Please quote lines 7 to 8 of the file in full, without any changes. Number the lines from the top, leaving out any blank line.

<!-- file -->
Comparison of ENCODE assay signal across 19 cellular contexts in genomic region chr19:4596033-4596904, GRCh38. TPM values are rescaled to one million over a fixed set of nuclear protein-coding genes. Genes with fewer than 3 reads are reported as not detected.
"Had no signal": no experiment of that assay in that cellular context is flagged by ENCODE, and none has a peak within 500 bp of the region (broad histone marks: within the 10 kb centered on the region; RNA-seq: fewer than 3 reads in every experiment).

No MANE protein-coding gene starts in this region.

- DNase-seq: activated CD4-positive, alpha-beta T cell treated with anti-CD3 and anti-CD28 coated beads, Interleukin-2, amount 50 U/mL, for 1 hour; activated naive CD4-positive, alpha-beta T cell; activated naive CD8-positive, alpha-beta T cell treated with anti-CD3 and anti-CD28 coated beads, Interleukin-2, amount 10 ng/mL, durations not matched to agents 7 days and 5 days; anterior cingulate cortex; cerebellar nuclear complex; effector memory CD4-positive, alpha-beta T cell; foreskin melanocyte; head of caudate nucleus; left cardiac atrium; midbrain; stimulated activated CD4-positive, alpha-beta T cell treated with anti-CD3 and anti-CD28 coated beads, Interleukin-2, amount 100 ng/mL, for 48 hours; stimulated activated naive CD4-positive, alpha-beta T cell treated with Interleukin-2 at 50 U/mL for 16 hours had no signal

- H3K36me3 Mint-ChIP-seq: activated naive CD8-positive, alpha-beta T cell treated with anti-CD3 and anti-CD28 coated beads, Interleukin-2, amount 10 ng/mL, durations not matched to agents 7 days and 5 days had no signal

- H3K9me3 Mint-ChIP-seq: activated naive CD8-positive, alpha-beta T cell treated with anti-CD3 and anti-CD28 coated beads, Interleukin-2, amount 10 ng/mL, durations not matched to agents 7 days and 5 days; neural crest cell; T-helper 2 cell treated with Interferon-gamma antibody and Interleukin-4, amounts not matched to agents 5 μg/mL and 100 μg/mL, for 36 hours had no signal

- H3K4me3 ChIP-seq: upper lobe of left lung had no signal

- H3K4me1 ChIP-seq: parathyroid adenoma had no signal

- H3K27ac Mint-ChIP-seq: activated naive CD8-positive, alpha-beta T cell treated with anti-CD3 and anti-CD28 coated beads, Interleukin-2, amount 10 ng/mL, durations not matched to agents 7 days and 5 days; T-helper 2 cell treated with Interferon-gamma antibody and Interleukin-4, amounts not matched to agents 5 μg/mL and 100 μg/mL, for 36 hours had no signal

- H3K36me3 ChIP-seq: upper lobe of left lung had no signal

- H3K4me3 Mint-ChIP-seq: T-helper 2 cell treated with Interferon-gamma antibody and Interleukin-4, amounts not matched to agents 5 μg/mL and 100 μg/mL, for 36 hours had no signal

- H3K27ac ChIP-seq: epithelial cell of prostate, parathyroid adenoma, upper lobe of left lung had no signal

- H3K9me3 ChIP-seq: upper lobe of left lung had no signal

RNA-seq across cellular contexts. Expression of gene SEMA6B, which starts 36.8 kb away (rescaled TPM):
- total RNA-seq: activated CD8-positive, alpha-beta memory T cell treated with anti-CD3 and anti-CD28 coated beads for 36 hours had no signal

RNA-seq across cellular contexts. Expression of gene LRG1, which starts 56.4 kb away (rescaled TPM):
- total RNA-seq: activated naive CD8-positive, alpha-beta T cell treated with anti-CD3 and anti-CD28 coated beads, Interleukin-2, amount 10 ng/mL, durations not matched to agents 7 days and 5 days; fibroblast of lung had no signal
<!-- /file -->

- H3K4me3 ChIP-seq: upper lobe of left lung had no signal

- H3K4me1 ChIP-seq: parathyroid adenoma had no signal